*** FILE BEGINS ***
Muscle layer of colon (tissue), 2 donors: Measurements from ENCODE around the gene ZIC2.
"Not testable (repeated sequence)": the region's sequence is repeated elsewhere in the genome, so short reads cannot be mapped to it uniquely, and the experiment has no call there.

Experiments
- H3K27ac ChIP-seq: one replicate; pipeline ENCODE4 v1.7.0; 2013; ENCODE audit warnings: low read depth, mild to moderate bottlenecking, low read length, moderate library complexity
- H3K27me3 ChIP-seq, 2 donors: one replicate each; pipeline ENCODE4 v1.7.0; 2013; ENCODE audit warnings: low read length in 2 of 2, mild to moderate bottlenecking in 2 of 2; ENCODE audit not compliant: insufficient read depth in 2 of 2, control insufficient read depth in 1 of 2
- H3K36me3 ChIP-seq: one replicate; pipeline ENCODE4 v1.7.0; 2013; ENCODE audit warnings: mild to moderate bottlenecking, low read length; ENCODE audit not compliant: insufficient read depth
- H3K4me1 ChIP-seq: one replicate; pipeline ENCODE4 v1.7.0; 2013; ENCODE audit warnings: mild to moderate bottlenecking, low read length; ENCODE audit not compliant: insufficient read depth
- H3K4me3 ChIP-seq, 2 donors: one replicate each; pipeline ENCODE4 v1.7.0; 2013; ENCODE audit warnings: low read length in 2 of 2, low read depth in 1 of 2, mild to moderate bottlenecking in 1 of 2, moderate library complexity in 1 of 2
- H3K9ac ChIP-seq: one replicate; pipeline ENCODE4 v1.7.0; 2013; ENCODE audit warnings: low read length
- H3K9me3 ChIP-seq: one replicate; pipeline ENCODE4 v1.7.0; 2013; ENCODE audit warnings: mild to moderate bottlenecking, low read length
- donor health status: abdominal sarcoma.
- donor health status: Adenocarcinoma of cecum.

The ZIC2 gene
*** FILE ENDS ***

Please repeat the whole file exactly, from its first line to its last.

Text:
Muscle layer of colon (tissue), 2 donors: Measurements from ENCODE around the gene ZIC2.
"Not testable (repeated sequence)": the region's sequence is repeated elsewhere in the genome, so short reads cannot be mapped to it uniquely, and the experiment has no call there.

Experiments
- H3K27ac ChIP-seq: one replicate; pipeline ENCODE4 v1.7.0; 2013; ENCODE audit warnings: low read depth, mild to moderate bottlenecking, low read length, moderate library complexity
- H3K27me3 ChIP-seq, 2 donors: one replicate each; pipeline ENCODE4 v1.7.0; 2013; ENCODE audit warnings: low read length in 2 of 2, mild to moderate bottlenecking in 2 of 2; ENCODE audit not compliant: insufficient read depth in 2 of 2, control insufficient read depth in 1 of 2
- H3K36me3 ChIP-seq: one replicate; pipeline ENCODE4 v1.7.0; 2013; ENCODE audit warnings: mild to moderate bottlenecking, low read length; ENCODE audit not compliant: insufficient read depth
- H3K4me1 ChIP-seq: one replicate; pipeline ENCODE4 v1.7.0; 2013; ENCODE audit warnings: mild to moderate bottlenecking, low read length; ENCODE audit not compliant: insufficient read depth
- H3K4me3 ChIP-seq, 2 donors: one replicate each; pipeline ENCODE4 v1.7.0; 2013; ENCODE audit warnings: low read length in 2 of 2, low read depth in 1 of 2, mild to moderate bottlenecking in 1 of 2, moderate library complexity in 1 of 2
- H3K9ac ChIP-seq: one replicate; pipeline ENCODE4 v1.7.0; 2013; ENCODE audit warnings: low read length
- H3K9me3 ChIP-seq: one replicate; pipeline ENCODE4 v1.7.0; 2013; ENCODE audit warnings: mild to moderate bottlenecking, low read length
- donor health status: abdominal sarcoma.
- donor health status: Adenocarcinoma of cecum.

The ZIC2 gene